Moving by Vehicle in High Threat Environments

This is a guest post written by Max Velocity – You can visit his website here.

The intent of this article is to act as an introduction with some thoughts and primers for moving your family or group in high threat environments. It is not intended to give all the answers and that would be beyond the scope of this short piece. The type of environment envisioned is a post-collapse situation where there has been a breakdown in law and order. To clarify, this article is not concerned with the sort of ‘bug-out’ movement that families may conduct in response to a localized natural disaster, where you have to get in your car with some basic equipment and move out of the impacted area. Rather, this is directed at those who find they have to move locations after a significant societal collapse has happened.

As background it is clear that to read the conventional prepper wisdom to survive any coming apocalypse you need to be in a fortified self-sustaining retreat somewhere out in the boonies, with three years of food in the basement and the ability to grow food plus animals. This is the gold standard; you will be really well positioned if that is where you are with your preparations. The reality for many is that they simply do not have that. For whatever reason, they may be in an urban or suburban environment. They may have nowhere else to realistically ‘bug out’ to. They may have a goal to achieve the retreat, but not be there yet, or have bug out land that is fairly basic and requires them to move to it following a collapse. So there may be a reality gap between those that have achieved the gold standard of location and preparations, and those that are not there yet. What I am really concerned about here is a collapse of society, the veritable ‘TEOTWAWKI’, where it all goes to chaos, the ‘SHTF’. For most of us who are not at the ‘gold standard’, we will be left to survive where we are, in our suburban homes or whatever applies to you. Now, it is true that some will be better set up than others. Reasons include location, such as an inner city one bedroom apartment versus a big house on several acres in a sub-division, or the amount of preps that you have: food supplies etc.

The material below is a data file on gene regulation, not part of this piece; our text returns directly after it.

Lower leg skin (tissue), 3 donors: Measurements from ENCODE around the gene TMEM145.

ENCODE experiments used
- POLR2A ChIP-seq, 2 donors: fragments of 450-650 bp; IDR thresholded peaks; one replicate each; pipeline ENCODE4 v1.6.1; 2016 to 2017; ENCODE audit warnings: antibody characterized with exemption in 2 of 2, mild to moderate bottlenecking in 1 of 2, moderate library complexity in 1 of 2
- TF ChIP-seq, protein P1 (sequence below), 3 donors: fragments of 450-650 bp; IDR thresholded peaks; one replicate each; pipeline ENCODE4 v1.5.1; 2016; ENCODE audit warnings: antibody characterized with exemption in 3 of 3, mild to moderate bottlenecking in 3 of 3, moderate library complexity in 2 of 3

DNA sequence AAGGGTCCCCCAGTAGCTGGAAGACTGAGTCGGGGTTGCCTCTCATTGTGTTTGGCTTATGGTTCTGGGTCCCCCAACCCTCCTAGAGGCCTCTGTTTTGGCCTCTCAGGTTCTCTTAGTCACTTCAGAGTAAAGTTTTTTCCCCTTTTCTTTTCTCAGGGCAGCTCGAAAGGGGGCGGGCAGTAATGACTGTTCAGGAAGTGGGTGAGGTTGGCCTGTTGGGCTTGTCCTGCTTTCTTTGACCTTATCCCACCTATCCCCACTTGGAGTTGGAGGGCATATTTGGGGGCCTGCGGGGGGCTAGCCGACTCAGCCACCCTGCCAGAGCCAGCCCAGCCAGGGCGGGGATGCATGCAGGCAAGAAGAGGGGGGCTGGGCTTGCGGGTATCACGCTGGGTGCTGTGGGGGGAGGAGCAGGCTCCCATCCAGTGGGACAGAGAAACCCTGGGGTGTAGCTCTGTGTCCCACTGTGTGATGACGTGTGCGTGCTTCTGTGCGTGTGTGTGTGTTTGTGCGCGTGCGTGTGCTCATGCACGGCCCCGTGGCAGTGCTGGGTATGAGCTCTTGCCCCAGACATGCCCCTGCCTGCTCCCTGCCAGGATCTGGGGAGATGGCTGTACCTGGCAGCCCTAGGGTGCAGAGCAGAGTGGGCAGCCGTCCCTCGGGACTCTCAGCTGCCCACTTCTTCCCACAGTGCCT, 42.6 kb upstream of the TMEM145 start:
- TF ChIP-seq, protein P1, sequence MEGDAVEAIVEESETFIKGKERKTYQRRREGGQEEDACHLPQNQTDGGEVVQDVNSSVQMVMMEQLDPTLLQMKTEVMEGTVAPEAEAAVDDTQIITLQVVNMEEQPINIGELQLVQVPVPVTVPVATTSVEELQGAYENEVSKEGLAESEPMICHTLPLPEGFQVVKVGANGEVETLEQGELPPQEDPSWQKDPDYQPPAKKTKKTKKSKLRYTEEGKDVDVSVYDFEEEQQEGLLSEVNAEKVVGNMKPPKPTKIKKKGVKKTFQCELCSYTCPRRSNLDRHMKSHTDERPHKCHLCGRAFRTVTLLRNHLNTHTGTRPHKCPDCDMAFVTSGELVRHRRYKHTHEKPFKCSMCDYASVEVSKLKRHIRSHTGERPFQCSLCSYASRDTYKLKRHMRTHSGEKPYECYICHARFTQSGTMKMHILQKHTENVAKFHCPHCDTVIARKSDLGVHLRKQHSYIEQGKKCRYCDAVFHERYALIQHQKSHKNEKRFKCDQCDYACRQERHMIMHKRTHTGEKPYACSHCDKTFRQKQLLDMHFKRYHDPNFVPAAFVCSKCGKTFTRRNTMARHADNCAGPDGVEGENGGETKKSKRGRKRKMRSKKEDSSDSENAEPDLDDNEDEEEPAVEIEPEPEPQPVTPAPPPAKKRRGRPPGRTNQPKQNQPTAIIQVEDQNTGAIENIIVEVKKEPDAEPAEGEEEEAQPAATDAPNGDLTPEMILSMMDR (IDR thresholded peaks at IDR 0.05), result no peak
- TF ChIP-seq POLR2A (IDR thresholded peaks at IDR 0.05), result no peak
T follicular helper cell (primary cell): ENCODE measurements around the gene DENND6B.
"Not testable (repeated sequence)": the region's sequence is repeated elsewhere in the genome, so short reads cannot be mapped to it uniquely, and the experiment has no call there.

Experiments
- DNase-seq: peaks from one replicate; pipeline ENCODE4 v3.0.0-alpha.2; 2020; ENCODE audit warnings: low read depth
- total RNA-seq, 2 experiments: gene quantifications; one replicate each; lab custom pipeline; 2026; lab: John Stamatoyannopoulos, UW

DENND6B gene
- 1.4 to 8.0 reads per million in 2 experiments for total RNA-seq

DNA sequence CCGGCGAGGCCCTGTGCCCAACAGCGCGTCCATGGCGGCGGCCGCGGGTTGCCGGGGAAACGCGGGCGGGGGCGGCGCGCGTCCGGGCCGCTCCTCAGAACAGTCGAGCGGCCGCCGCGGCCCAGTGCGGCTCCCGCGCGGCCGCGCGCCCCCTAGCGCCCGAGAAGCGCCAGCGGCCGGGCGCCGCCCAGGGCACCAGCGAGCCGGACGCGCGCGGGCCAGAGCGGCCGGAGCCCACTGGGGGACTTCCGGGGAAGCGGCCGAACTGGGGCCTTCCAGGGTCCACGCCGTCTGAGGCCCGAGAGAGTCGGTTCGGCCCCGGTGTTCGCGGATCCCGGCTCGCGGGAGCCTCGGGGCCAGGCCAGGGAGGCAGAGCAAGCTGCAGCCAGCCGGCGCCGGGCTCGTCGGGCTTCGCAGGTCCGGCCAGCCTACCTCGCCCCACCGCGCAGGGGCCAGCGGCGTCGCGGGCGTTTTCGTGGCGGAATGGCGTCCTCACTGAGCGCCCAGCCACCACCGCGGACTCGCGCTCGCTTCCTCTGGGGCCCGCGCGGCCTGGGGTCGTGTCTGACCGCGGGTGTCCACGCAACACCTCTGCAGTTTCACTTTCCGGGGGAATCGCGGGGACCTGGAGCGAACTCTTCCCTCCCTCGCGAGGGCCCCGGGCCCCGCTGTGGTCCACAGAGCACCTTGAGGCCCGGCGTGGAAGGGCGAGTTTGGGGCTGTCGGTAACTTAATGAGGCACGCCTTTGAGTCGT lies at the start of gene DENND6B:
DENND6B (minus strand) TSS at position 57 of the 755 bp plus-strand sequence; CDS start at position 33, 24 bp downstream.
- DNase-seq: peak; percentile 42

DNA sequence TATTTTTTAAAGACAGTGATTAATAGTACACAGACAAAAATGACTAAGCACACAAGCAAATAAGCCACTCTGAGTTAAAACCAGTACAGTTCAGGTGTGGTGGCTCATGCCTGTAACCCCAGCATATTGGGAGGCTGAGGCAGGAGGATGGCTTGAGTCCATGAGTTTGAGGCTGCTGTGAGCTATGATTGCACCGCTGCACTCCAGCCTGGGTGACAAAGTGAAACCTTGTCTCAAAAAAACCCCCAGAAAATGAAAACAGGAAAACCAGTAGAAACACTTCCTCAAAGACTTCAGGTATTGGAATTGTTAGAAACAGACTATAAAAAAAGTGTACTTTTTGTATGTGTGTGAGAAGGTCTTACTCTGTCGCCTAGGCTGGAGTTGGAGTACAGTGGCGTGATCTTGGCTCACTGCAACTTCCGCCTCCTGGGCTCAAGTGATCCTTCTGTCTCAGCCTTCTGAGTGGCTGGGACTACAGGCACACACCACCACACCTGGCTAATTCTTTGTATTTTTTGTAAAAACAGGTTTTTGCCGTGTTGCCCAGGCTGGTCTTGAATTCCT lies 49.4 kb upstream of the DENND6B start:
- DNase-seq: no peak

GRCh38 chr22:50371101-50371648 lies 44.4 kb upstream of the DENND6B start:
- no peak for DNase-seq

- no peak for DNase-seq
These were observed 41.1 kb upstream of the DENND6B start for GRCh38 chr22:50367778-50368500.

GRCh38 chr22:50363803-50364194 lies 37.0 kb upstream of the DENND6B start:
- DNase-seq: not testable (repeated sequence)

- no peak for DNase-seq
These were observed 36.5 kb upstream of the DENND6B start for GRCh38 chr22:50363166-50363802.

Everything depends on the situation and the threat that emerges, including your own personal and family situation and preparations. One key thing is not to make assumptions now, but to remain flexible. My advice is not to ‘head for the hills’ by reflex, because unless you have somewhere to go you will be out there with the rest of the refugees in the chaos. If you even have a minimal amount of preparations at home you should shelter in place and make do the best you can. This should be a low profile shelter in place where you set yourself up to draw minimum attention to yourself as the waves of chaos pass. You may be sheltering in a basement with your family, for example. Of course, if the threat changes, then you will need to adapt to it. An organized gang of well-armed marauders going house to house in your neighborhood would be an example of when to make the decision to bug out. Be flexible and don’t go the opposite of the ‘head for the hills’ mentality and die in your basement simply because you did not want to pack up and go. However, I think that it is given that for anyone sheltering with supplies in this way there will at some point come one or more challenges such as home invasion from outside groups. This will also probably apply to those in rural retreats at some point as the horde fans out looking to survive. Be ready to respond and defend yourself against these challenges as necessary. Think of how it will likely be after the event, not how things are right now. Those in the rural retreats will probably have a rude awakening when they realize that the horde has reached them and the demographics have changed!

I think that there are two main things that you have to achieve, phases if you like, in order to survive in the long term: